Connecting people with art.
It is a simple concept, but when you get to see it in action, it is amazing.
Earlier this week we welcomed participants from the Seniors Activation Maintenance Aphasia Program at Saint Elizabeth’s Rehab for a tour and art-making studio designed just for them. People with aphasia often feel isolated by their condition so the day was developed to introduce them to the AGH in a safe and welcoming way.
Aphasia is a common language disorder caused by damage to the brain that is often experienced after a stroke. Individuals affected by aphasia have full intelligence, but the language centre in their brain malfunctions causing them to experience difficulties in speaking, understanding what is being said, reading and writing. They may have trouble in one or more areas.
Today is World Stroke Day, and we are happy to honour this special occasion through our new partnership with Saint Elizabeth’s Rehab. World Stroke Day raises people’s awareness on stroke and what can be done to combat it. It is observed on October 29 each year.
In preparation for their visit, AGH Docents and art instructors received special training from Saint Elizabeth staff. We all started the morning a little nervous and unsure of how things would work out. The participants were wary about what the experience might be. Docents and instructors were prepared with flash cards and props to help things along. Fortunately, the art speaks for itself and with the Docents there to help provide context and to guide the conversation, the participants quickly became animated. Using techniques we learned at the training, we were able to communicate using shorter sentences, simple language, key words, gestures and flashcards. Participants were excited to see the art and share their ideas. Following the tour, they gathered in the studio for a printmaking workshop, where they created their own works of art.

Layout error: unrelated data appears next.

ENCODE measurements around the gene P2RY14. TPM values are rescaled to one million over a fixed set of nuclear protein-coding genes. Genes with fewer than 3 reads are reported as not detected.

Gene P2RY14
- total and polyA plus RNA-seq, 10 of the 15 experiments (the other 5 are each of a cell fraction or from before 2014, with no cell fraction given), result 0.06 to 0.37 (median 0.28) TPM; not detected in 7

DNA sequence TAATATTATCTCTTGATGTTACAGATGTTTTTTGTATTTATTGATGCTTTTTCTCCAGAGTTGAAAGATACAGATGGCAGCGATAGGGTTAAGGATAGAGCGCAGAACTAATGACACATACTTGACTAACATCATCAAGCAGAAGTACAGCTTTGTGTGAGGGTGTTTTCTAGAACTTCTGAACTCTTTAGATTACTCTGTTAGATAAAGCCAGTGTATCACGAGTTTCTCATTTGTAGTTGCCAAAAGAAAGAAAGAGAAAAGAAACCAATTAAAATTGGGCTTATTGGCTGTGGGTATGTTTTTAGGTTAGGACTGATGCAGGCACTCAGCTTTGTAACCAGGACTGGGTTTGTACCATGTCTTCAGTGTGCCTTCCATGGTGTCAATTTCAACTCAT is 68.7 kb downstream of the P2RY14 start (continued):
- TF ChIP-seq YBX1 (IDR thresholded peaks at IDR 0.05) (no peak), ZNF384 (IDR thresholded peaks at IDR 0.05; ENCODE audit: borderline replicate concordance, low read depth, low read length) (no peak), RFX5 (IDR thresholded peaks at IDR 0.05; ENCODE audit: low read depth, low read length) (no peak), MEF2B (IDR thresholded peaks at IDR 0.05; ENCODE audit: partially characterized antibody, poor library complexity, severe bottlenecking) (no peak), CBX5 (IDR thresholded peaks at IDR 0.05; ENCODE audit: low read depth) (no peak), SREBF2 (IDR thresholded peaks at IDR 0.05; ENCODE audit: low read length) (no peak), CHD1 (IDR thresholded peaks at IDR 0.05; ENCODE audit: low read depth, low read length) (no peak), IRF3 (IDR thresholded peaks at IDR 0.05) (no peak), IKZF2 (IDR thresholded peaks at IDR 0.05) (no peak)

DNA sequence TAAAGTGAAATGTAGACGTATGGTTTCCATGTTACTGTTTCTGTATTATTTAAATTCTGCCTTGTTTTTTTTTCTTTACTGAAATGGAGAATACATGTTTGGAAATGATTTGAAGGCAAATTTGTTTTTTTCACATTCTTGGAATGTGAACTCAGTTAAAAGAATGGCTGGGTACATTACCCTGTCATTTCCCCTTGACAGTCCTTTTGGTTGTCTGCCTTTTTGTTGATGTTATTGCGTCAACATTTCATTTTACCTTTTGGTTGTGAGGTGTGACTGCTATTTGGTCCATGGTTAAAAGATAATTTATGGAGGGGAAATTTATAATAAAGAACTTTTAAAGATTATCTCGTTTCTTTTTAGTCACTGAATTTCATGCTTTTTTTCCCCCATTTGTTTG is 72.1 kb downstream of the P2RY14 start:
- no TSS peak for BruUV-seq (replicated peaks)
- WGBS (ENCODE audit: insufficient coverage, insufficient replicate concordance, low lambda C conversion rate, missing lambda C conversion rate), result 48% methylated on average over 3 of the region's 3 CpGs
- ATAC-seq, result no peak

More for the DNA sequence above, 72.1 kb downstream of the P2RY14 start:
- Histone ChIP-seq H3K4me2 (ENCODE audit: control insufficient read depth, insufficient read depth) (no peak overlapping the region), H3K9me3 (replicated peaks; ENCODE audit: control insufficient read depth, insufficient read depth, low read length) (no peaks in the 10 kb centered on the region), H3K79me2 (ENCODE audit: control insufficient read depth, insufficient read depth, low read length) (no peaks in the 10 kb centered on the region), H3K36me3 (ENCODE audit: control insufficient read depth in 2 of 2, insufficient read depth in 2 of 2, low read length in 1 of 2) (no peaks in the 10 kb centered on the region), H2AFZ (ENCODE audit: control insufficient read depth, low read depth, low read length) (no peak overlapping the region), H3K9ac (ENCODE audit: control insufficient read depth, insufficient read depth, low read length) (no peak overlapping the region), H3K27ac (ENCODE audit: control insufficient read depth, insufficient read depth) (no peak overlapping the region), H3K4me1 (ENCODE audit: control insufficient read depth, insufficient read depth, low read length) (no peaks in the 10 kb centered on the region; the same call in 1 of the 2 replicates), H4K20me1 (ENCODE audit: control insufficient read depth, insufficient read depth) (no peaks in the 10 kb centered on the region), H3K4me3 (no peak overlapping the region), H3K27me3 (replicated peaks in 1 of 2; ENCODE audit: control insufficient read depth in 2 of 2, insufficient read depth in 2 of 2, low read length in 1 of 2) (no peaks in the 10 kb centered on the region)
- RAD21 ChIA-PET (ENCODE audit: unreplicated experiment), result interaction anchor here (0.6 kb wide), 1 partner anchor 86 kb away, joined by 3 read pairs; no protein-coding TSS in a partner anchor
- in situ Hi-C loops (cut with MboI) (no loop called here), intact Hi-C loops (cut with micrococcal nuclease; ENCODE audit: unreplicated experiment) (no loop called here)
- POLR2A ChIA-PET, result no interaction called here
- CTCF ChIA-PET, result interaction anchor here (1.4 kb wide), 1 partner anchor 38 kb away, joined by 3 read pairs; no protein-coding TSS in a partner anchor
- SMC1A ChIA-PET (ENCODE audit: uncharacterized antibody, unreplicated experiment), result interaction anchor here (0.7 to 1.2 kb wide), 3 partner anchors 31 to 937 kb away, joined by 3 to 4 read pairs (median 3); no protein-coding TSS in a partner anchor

We all had a great time getting to know each other. Each conversation presented its own challenges, but in the end we worked it all out. Some people enjoyed the tour and spending time just looking. Others loved creating and were prolific printmakers. We all enjoyed the social aspect of the day. The best takeaway we had was hearing from the SAM coordinator how much of a difference the day had made. One individual in particular had been having a very hard time adapting to his condition; SAM staff said that he was more animated when he was here than they had ever seen him.
The AGH is always striving to be more accessible for our community. If you or your loved one has aphasia, consider joining us for one of our weekend tours to learn more about the works on display. Our Docents will be eager to use their new communication skills. Contact the education department for more information by emailing firstname.lastname@example.org or by calling (905) 527-6610 ext. 272
The tour this past weekend was featured on CHCH News. You can watch the news coverage here for a more behind-the-scenes look at what the program is all about.